How to feed your laying hens

How to feed your laying hens

Jean-Marie, Jardinier passionné & auteur, Auvergne

Guide written by:

Jean-Marie, Jardinier passionné & auteur, Auvergne

201 guides

Your laying hens must have a varied and balanced diet. While grain will make up the bulk of their feed, it's important not to overlook various nutrients. A mixture of vegetation, small animals or insects and kitchen scraps will provide the rich and diverse diet your hens need to stay in great shape.

Important features

  • Feeding a laying hen
  • Kitchen scraps
  • Complete foods
  • Feeding chicks
Shop our chicken feeders

What to feed your laying hens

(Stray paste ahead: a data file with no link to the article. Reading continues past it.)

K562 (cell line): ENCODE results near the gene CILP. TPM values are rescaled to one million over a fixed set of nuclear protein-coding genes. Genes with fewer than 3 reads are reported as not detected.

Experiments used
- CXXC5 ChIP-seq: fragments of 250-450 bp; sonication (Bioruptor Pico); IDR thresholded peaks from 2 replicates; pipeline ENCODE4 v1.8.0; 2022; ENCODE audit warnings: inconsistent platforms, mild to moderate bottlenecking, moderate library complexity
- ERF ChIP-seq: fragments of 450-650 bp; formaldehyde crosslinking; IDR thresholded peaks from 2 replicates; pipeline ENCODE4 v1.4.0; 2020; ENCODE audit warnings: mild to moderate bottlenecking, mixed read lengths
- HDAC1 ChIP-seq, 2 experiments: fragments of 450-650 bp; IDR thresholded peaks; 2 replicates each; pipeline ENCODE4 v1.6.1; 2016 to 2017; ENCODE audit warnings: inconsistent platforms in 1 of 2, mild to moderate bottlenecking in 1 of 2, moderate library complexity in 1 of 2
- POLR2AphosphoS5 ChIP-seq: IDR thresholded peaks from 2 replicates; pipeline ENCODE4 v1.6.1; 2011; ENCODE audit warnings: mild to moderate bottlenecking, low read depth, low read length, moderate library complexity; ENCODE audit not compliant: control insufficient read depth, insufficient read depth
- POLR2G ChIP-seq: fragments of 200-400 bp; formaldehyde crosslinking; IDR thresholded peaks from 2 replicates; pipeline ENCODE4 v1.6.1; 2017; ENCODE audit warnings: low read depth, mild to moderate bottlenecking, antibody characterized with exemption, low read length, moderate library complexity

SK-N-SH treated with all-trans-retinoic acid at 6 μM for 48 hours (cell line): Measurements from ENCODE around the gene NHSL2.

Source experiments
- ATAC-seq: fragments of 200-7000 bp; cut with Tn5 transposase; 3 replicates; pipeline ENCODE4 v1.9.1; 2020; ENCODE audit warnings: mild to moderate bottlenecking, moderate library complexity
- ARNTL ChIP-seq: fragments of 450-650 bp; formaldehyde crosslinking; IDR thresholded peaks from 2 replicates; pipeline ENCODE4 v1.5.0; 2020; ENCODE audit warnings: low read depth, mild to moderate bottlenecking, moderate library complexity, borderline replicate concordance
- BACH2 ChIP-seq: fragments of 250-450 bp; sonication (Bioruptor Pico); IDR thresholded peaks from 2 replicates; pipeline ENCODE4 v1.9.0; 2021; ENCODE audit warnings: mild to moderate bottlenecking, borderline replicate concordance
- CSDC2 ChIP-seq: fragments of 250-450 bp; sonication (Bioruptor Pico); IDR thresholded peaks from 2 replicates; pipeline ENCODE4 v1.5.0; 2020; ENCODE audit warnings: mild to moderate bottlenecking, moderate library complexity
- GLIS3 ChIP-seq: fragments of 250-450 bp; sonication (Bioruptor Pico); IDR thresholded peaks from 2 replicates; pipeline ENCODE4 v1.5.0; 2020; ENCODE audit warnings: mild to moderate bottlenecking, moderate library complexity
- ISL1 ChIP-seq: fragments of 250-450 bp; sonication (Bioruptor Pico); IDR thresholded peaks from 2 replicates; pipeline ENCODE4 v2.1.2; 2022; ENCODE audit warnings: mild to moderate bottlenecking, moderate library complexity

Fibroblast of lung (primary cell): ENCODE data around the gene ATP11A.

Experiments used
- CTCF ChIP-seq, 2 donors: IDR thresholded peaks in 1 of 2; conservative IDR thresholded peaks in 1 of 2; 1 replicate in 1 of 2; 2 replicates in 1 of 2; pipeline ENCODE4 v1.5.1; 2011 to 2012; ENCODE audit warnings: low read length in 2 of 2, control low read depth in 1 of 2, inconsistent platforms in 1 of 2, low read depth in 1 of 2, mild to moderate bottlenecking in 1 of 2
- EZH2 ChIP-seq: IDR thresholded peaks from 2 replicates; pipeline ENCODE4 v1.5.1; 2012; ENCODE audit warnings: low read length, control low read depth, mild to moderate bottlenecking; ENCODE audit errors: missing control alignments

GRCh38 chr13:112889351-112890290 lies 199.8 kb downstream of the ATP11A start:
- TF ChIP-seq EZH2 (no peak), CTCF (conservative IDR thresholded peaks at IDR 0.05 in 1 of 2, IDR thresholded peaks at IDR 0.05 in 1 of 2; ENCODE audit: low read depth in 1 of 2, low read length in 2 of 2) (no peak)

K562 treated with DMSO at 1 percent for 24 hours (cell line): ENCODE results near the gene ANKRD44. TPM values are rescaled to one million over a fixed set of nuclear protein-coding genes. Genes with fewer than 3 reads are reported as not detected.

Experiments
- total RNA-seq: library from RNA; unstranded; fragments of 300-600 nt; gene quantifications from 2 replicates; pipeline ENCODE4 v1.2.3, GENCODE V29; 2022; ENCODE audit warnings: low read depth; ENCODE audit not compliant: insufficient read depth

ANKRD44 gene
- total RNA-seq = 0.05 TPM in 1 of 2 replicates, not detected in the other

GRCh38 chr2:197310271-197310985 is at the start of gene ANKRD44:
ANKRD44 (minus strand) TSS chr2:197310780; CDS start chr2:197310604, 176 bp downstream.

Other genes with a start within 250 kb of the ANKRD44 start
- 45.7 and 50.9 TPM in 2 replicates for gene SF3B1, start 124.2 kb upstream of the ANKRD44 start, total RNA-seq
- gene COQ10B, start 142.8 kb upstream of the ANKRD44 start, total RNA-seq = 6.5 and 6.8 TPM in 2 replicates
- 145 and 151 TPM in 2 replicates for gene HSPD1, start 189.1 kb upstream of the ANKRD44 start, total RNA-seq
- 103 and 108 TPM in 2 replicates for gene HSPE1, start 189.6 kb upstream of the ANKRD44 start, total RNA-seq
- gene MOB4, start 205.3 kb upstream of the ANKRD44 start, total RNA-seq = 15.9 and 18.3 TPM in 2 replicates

It's long been known that the quality of your hens' eggs is directly tied to their diet. Of course, we all know that chickens don't have teeth – but that doesn't stop them from being omnivores! In addition to wheat and other grains, chickens are perfectly capable of gobbling down insects, worms, snails, vegetation and grass. Chickens need a variety of foodstuffs to stay in good health and a good diet is particularly important for laying hens.

Each day, a chicken will consume about 150 g of food. Of course, this depends on the season, as well as the size and breed of your chickens as some eat less than others. Your hens' diet should be made up of around 70% energy-intensive foods (primarily grains) and about 30% protein.
These foodstuffs must also provide all necessary vitamins and micronutrients.

Animal protein is essential for good health and chickens are able to digest this better than most plant-based proteins. Ideally, you should feed your chickens at set times each day. For example, you could feed in the morning when your hens leave the coop and in the evening to encourage them to return. You don't have to use a feeder to feed your hens.